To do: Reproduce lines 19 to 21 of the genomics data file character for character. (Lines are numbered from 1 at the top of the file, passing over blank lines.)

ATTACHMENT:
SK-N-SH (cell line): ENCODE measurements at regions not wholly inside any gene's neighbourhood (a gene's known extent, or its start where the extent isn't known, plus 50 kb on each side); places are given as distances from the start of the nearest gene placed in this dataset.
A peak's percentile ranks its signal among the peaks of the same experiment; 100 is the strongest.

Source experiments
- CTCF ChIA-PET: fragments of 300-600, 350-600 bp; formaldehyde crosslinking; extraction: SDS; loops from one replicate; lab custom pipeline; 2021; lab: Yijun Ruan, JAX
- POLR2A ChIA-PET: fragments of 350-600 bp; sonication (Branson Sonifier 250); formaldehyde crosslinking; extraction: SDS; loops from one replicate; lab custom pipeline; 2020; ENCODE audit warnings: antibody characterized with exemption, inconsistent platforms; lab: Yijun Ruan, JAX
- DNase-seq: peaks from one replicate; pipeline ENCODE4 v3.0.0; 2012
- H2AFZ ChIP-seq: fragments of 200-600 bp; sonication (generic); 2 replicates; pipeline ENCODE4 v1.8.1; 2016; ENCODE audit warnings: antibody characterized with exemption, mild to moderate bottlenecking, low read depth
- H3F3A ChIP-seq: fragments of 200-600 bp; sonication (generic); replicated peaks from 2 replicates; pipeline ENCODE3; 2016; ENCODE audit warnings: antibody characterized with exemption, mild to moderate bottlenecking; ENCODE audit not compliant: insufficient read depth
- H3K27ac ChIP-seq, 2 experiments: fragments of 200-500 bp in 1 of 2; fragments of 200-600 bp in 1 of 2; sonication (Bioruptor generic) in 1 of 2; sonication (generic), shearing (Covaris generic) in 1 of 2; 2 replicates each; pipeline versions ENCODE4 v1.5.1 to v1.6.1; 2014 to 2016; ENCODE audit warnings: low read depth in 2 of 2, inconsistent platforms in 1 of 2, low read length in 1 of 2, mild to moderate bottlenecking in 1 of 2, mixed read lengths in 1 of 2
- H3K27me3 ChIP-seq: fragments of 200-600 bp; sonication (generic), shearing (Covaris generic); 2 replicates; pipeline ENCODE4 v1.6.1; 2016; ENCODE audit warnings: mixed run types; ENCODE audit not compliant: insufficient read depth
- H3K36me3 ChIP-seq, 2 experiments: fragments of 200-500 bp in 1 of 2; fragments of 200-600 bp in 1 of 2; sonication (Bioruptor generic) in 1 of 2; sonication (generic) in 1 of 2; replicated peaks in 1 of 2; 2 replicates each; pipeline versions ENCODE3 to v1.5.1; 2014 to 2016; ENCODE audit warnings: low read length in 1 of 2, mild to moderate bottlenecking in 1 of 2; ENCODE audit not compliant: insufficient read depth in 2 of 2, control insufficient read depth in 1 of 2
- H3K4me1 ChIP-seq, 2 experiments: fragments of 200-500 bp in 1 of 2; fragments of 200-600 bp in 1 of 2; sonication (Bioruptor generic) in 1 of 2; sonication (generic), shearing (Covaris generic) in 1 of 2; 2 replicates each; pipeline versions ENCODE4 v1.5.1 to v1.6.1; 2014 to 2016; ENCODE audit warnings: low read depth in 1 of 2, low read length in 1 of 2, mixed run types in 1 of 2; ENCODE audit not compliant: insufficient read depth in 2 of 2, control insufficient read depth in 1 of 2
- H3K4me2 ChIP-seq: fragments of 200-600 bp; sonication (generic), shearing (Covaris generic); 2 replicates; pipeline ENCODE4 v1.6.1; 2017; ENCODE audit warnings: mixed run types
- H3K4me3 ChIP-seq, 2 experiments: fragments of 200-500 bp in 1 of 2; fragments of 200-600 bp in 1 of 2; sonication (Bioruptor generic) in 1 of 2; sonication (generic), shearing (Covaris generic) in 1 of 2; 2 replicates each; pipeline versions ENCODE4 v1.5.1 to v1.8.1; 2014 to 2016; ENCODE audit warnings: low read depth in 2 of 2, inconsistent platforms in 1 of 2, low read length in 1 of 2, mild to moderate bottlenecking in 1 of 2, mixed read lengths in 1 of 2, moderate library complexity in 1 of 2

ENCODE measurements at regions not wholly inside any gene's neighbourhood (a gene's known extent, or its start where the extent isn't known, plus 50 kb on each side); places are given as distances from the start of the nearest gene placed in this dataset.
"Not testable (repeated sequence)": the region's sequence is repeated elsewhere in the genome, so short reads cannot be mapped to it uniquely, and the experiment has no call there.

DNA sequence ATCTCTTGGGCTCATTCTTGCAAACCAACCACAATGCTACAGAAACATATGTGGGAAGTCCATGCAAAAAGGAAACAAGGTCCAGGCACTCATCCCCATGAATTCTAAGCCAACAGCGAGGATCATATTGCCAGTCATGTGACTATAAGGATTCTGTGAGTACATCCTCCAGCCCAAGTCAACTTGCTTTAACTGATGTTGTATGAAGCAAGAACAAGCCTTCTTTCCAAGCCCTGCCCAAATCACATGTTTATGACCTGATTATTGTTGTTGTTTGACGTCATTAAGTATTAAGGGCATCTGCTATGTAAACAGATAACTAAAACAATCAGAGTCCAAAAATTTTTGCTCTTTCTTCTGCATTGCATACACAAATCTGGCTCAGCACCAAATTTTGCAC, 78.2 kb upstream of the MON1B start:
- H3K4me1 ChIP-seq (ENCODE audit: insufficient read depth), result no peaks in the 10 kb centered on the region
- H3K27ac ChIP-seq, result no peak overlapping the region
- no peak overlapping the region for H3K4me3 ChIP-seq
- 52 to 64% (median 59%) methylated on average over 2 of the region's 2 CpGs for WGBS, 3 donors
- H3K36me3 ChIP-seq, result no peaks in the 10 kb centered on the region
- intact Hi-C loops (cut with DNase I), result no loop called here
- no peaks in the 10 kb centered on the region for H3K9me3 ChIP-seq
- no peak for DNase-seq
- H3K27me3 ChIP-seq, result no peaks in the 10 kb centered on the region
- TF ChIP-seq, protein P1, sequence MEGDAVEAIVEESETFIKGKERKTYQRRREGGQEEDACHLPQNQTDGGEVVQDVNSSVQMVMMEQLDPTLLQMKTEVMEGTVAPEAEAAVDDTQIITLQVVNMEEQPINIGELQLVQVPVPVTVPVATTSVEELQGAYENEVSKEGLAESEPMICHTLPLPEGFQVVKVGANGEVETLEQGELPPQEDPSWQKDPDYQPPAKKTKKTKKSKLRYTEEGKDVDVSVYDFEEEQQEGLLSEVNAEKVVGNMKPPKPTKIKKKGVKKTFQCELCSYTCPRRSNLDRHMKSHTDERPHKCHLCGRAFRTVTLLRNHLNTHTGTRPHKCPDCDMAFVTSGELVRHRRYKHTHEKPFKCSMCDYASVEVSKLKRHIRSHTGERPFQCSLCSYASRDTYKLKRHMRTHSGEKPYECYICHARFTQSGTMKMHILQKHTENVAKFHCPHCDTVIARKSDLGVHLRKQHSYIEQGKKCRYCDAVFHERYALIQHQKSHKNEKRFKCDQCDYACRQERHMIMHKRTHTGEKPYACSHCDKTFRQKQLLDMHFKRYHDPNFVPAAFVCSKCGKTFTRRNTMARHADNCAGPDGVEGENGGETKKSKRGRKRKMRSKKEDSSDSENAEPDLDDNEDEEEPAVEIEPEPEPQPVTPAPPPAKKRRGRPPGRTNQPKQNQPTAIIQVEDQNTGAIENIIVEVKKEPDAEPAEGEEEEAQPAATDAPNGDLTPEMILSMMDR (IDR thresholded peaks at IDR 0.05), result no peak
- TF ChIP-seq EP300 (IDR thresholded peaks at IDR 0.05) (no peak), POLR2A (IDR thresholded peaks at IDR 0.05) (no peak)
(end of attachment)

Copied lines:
- H3K27ac ChIP-seq, result no peak overlapping the region
- no peak overlapping the region for H3K4me3 ChIP-seq
- 52 to 64% (median 59%) methylated on average over 2 of the region's 2 CpGs for WGBS, 3 donors